International research on women’s justification of IPV has ignored the potential for response effects. In wealthier settings, experimental variations in the wording, ordering, and context of the questions have altered the distributions of reported attitudes (e.g., Holleman 1999; Rugg 1941; Schuman and Presser 1977, 1996; Tourangeau et al. 2003). Variations in the DHS attitudinal questions about IPV have accounted for considerable variance in women’s responses (Yount et al. 2011).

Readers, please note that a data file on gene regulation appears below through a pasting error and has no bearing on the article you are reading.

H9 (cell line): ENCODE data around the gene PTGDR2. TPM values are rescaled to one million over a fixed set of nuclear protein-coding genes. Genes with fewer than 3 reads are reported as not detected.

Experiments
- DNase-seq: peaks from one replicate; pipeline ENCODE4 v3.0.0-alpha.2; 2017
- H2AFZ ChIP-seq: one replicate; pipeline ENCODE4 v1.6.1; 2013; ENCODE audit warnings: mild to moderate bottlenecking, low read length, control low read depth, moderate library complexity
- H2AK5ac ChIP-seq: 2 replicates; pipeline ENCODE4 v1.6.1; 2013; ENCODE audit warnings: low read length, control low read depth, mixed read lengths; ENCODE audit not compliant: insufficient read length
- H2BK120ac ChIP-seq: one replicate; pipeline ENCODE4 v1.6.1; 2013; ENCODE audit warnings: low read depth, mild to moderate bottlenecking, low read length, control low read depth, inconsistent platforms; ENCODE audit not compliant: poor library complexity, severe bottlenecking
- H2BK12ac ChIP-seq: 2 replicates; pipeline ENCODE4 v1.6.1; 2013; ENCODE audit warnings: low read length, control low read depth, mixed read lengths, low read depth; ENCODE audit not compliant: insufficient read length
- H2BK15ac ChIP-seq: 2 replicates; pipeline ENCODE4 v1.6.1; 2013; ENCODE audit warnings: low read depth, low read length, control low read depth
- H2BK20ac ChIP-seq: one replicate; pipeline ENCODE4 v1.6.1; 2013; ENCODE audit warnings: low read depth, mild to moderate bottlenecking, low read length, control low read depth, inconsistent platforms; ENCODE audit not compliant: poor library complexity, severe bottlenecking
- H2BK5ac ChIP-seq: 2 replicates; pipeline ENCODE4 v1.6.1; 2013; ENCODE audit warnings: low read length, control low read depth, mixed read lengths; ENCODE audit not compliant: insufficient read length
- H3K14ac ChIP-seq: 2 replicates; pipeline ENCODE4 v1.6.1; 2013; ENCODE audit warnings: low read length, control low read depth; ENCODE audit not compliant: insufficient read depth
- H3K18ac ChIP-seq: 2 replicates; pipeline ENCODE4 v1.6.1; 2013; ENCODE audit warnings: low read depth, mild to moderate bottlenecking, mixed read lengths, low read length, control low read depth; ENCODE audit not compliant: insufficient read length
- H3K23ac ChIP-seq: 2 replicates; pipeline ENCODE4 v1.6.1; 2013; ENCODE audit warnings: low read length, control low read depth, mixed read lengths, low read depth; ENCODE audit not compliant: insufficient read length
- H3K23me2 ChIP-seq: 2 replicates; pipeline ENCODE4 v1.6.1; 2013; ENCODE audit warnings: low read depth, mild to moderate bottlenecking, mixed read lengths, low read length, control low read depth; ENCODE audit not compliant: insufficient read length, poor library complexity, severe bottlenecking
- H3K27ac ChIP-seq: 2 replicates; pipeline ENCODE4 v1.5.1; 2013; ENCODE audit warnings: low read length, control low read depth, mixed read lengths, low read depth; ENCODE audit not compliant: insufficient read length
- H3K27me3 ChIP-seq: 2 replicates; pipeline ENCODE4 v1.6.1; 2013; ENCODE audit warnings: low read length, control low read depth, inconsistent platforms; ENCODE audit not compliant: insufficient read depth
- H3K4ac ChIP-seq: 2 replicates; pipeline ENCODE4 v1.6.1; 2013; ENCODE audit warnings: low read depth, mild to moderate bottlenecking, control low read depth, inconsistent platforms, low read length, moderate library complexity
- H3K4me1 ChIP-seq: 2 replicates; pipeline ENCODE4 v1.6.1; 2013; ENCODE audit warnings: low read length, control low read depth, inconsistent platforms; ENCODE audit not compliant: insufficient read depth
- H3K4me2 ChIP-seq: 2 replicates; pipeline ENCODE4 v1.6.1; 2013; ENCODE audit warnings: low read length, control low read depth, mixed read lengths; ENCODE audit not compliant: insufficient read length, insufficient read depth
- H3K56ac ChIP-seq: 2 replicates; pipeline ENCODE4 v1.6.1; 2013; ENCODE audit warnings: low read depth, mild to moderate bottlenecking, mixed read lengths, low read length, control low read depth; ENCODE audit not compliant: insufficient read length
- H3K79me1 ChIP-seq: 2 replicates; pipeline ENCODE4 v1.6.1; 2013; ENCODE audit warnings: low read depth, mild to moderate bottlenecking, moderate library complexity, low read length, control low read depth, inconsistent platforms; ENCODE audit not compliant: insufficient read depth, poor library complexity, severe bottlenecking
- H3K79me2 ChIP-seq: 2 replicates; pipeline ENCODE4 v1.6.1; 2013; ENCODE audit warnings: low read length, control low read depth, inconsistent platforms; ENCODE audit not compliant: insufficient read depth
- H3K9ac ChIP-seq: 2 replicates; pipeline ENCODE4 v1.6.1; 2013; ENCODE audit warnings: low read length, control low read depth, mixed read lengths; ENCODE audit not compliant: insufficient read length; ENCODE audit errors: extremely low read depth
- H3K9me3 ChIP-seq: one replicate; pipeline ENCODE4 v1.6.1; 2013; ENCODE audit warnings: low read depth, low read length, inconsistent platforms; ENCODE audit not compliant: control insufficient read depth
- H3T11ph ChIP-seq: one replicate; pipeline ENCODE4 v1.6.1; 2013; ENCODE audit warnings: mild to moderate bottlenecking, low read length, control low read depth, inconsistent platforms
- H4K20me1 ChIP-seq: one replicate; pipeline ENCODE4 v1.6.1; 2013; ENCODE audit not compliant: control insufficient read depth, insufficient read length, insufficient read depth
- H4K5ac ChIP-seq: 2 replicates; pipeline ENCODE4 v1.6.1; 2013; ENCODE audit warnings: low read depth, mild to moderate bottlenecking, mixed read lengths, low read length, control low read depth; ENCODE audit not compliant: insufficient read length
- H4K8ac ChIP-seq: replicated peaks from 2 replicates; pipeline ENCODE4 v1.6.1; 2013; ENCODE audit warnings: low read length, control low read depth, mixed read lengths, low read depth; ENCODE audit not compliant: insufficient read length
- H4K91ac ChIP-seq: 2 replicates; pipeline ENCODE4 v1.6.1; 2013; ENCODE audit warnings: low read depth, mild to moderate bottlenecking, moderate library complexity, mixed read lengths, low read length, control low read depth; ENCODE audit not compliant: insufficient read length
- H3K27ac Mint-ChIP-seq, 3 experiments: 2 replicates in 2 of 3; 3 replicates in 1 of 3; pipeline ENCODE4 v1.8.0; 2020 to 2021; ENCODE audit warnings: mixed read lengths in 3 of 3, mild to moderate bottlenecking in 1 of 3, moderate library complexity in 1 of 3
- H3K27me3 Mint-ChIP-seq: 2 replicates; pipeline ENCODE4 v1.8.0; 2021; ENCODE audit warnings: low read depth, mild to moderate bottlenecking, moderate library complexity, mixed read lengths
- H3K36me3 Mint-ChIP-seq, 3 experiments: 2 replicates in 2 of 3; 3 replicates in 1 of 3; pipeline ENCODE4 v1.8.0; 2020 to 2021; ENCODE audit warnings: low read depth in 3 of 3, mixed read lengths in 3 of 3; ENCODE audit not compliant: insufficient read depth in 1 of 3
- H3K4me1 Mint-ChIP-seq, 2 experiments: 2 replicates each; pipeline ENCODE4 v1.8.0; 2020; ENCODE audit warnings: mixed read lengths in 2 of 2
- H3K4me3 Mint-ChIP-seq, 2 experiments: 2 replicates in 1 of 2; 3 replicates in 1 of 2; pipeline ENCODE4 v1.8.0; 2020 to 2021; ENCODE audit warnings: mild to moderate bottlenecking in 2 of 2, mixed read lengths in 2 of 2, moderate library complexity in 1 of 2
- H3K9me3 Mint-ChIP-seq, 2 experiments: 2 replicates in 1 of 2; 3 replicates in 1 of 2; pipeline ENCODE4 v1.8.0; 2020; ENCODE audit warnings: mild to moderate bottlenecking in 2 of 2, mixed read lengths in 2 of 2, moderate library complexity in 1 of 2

Social desirability is another source of response bias, which occurs when respondents align their answers to the perceived norm (DeMaio 1984). In this case, women’s tendency to justify IPV may result from a reluctance to report dissenting views. Research in the United States does not support this thesis, in that the general tendency to respond in socially desirable ways has correlated poorly with reported beliefs about wife beating (Saunders et al. 1987). Yet, in Bangladesh, women’s high rates of justifying IPV in surveys contradict the unfavorable views that some women have expressed in the context of qualitative interviews (Schuler and Islam 2008). Systematic research, therefore, is needed to understand both the structural and survey conditions that may lead women to justify IPV.